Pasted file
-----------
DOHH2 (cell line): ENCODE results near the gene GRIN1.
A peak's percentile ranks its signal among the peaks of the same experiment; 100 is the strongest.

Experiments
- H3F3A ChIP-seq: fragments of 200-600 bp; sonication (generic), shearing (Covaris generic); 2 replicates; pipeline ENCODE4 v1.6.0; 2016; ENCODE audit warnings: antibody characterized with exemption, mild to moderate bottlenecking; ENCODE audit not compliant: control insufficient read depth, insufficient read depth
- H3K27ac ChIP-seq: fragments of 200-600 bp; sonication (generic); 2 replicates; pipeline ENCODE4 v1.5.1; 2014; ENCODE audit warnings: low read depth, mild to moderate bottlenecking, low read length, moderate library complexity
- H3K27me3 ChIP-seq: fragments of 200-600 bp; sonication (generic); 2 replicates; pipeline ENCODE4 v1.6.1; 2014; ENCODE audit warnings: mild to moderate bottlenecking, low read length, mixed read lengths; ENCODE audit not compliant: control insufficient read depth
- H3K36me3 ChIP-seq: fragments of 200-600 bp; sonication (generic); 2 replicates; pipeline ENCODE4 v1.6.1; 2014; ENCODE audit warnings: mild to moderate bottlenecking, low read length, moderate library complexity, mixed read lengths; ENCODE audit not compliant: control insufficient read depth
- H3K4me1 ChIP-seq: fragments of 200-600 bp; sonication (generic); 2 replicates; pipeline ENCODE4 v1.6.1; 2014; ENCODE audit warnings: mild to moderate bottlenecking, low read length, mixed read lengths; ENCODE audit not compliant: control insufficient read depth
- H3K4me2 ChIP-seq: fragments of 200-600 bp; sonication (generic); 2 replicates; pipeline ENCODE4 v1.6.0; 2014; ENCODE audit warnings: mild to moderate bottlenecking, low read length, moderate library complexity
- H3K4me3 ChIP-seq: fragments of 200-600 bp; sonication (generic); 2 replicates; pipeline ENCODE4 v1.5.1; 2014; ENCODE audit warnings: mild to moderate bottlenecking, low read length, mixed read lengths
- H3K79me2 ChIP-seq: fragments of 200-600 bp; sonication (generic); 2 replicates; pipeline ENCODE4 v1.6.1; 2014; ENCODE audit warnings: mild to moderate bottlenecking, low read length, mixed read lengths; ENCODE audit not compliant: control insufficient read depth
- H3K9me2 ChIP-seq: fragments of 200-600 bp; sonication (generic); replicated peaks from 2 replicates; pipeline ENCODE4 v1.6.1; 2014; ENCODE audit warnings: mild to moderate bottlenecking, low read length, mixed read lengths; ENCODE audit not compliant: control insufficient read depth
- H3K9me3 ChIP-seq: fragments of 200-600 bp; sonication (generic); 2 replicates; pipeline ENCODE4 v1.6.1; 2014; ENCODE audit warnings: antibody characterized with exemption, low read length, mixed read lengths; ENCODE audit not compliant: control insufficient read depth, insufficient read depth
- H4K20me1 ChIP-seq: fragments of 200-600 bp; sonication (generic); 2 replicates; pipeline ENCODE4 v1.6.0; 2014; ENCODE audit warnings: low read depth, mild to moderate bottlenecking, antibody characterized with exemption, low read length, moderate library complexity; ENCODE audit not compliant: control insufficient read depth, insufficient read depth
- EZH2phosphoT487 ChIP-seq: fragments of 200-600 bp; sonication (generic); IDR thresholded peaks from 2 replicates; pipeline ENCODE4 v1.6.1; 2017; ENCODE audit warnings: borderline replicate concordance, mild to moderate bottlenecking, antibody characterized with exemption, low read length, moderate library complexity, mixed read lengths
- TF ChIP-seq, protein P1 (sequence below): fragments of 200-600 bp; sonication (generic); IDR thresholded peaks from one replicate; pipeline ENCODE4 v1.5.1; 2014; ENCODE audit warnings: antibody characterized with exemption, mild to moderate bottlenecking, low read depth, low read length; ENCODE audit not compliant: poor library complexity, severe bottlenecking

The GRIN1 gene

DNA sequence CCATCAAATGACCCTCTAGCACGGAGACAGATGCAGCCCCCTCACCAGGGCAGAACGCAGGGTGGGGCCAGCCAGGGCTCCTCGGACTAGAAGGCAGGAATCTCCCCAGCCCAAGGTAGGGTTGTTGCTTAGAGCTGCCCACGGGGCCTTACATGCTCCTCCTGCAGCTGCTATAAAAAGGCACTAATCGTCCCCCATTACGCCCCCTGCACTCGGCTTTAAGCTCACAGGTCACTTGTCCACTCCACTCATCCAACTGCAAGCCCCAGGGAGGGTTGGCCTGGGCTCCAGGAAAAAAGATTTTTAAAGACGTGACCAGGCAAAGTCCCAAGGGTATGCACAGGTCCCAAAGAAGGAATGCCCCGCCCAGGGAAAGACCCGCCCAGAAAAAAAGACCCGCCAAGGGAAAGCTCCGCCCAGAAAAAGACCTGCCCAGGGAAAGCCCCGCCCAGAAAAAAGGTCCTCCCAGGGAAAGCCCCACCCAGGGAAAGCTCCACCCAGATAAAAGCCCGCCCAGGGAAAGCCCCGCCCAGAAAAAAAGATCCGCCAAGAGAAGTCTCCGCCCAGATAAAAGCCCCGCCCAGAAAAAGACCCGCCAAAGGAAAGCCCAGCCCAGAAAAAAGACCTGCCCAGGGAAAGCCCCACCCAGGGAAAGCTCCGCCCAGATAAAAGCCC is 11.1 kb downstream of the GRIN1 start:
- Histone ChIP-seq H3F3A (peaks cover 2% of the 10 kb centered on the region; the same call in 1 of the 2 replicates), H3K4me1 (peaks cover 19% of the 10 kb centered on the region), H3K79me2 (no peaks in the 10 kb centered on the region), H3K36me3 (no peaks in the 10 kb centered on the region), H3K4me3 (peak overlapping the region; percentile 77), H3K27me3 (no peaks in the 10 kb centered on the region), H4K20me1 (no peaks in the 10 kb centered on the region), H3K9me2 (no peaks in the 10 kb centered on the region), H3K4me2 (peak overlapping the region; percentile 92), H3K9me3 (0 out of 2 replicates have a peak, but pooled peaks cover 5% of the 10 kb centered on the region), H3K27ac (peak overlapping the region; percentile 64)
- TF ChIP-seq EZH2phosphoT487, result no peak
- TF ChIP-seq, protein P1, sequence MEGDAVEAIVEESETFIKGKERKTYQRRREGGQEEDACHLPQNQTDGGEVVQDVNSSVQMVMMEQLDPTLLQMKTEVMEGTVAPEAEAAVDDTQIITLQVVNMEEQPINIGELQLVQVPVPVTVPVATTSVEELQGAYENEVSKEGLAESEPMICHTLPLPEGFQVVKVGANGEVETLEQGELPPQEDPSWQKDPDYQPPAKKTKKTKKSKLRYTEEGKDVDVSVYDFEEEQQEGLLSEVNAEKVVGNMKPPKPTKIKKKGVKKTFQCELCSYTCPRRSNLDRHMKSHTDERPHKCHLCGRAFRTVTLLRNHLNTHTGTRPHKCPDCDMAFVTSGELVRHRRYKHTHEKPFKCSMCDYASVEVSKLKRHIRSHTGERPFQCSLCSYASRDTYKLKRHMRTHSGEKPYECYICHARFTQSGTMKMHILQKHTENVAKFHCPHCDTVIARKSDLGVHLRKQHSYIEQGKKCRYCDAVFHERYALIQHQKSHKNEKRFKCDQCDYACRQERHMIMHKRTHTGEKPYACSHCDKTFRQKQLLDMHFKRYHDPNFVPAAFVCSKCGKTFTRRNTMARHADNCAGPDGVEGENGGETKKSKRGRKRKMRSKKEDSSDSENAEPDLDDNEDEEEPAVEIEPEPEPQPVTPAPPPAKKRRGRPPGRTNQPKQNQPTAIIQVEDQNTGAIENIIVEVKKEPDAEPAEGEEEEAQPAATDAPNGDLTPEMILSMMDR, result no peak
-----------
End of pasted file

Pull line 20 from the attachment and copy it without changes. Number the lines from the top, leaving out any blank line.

- TF ChIP-seq EZH2phosphoT487, result no peak